Far too many consultants charge less than this early in their careers. Then, as they get busier, they realise they can’t sustain the business, they can’t hire others to help and they haven’t the confidence to increase their fees either.

You must start out by charging a sustainable fee, one that shows you are confident and capable and that indicates you are serious about your business. Using the example above, at $160 to $200 per hour, you can afford to take a vacation, pay a bookkeeper, a virtual pa and still make a profit. Better still, you’ll have more time to do the work and you’ll probably be dealing with a higher calibre of client too!

James Yuille is a 35 year plus sales and marketing veteran based in Brisbane Australia He runs Mediaglue, a marketing services company. His book, “Are You Getting Enough?” is available at JamesYuille.com

Please Share This Article If You Enjoyed It:

  • Diane Bianchi

    Thanks. This is good data for me as I am just starting out as a consultant myself.

  • An excellent resource!

  • Tom Amonde

    good stuff for starters and those who had missteps. confidence is key here. clients tend to believe that those who charge a reasobly high fee will do a thorough job

  • Guy Outram

    A valuable insight, thank you. I also believe that charging too little may suggest the advice is not very valuable and your prospect will go elsewhere.

  • Good advice for the novice consultant. The article could use some editing though.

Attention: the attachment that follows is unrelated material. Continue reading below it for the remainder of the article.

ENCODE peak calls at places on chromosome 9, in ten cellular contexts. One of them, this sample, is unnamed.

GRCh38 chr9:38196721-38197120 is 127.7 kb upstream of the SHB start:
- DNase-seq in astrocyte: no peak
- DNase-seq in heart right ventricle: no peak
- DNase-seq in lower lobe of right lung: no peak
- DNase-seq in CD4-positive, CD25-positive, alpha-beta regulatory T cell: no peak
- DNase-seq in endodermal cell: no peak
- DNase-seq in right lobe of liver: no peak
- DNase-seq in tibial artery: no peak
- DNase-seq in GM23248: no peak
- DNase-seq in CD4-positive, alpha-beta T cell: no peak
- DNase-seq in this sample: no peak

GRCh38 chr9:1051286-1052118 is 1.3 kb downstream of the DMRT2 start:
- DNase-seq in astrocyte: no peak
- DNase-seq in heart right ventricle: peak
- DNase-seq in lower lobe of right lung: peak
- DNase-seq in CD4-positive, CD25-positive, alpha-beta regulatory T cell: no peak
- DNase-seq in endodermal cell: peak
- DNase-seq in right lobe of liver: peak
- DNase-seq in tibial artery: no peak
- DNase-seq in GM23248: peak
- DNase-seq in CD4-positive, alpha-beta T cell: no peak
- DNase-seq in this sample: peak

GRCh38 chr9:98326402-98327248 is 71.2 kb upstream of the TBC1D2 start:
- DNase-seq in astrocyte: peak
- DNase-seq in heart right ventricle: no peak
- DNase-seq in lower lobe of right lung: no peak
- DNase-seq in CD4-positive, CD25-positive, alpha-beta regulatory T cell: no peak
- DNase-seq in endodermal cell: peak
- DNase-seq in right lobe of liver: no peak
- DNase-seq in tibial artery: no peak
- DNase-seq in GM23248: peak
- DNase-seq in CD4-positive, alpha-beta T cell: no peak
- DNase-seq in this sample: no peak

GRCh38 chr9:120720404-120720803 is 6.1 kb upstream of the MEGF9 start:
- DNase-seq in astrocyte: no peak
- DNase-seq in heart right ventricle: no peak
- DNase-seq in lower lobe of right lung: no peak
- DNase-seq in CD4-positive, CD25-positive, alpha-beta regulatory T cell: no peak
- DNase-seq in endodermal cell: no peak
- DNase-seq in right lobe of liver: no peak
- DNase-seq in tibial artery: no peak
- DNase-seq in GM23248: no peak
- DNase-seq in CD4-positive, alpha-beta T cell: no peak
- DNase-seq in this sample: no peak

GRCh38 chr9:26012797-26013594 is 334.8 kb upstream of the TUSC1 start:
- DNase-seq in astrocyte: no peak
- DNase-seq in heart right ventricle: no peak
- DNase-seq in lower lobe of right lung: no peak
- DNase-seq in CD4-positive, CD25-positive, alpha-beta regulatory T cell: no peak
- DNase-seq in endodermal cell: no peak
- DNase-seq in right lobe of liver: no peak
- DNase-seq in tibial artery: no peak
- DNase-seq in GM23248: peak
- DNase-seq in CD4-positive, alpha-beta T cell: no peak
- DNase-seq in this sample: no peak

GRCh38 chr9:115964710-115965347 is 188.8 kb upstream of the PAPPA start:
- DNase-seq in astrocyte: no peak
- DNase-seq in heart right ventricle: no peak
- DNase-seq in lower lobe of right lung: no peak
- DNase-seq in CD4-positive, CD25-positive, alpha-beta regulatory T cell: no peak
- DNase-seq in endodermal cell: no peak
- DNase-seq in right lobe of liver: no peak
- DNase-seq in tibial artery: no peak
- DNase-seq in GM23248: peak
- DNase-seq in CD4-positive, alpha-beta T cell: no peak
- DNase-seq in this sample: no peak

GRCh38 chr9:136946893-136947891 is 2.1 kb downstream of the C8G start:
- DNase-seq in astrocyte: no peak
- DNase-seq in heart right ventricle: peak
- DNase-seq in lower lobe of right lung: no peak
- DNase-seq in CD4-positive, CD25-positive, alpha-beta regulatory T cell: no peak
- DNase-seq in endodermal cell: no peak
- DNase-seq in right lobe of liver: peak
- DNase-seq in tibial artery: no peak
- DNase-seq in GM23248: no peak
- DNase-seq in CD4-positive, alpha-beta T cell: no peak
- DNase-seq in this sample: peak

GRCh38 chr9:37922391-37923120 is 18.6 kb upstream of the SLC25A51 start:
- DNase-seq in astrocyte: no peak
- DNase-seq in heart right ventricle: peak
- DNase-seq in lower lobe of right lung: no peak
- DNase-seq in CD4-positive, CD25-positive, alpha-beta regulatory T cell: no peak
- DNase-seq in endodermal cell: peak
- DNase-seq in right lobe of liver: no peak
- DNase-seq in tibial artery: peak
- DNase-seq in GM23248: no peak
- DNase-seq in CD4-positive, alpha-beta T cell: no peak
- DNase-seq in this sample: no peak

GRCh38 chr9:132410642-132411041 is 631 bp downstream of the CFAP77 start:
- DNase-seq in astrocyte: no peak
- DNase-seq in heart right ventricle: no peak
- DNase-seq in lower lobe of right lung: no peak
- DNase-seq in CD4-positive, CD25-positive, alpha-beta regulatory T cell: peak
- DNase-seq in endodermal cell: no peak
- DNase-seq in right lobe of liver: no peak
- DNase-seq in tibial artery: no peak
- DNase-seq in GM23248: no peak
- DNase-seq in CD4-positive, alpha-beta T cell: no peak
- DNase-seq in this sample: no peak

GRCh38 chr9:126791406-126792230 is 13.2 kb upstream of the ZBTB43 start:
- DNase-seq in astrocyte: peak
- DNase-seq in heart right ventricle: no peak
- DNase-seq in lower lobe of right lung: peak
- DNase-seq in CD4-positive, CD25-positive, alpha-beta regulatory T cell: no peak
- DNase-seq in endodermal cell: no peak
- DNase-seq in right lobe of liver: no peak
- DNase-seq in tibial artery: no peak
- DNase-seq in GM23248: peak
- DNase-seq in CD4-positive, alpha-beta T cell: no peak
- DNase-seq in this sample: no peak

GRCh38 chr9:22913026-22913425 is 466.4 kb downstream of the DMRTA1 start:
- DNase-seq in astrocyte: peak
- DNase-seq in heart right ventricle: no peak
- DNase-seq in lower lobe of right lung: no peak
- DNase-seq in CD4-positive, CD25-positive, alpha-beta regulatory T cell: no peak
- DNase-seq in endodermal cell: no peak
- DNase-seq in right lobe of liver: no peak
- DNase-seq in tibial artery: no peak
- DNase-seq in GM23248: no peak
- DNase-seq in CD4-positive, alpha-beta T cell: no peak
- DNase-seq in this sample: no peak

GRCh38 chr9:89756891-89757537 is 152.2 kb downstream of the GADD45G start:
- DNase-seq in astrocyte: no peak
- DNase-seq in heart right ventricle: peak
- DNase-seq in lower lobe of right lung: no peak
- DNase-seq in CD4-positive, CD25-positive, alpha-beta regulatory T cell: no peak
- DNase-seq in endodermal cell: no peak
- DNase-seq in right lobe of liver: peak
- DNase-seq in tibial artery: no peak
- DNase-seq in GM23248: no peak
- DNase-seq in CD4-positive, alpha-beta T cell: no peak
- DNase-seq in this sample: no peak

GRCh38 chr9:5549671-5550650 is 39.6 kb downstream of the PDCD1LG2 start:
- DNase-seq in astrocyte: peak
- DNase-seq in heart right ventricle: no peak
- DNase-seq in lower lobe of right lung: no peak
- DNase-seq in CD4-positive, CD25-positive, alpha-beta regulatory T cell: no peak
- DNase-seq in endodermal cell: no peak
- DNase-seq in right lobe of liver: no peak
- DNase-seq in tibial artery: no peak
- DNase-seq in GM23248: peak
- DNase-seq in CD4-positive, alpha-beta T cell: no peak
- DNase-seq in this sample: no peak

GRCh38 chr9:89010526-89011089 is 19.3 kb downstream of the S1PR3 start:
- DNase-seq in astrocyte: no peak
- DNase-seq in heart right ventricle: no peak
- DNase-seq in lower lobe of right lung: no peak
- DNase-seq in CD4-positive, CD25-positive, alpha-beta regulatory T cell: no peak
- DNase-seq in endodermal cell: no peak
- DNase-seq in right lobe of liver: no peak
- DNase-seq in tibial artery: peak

• James Yuille

    Sorry Bart, how would you like to see it improved?

    • Thanks James…3rd paragraph: “So you join get some cards printed, join a networking group”…”Someone wants to but your expertise!”

  • Good reminder and reinforcement of the the basics we often overlook or never really applied. I am more of substance than form thank you for the more important aspects of your message .

  • SD Nurse Consulting & Assoc

    Great advice! Love these tips

  • My God…use a proofreader and your math stinks… (3000/12 is NOT 120)

    • Abe

      The math is wrong, because 1K of expenses and 1K of profit = 2K – not 3K. But your harshness is inappropriate, as your math of 3000/12 not being 120 is completely irrelavent to the article, and was never claimed to be true.

  • James Yuille

    You’re right Robert, it should be 3000 / 25! Perhaps Mike could edit that for me? (Thanks Mike)

  • This article has generated a lot of great discussion. James, thanks again for sharing!

  • Alex

    Where does the $3000 come from ? If you have $1000/week of expenses pay yourself $1000/week, that adds up to $2000/week.

  • Barry Glassman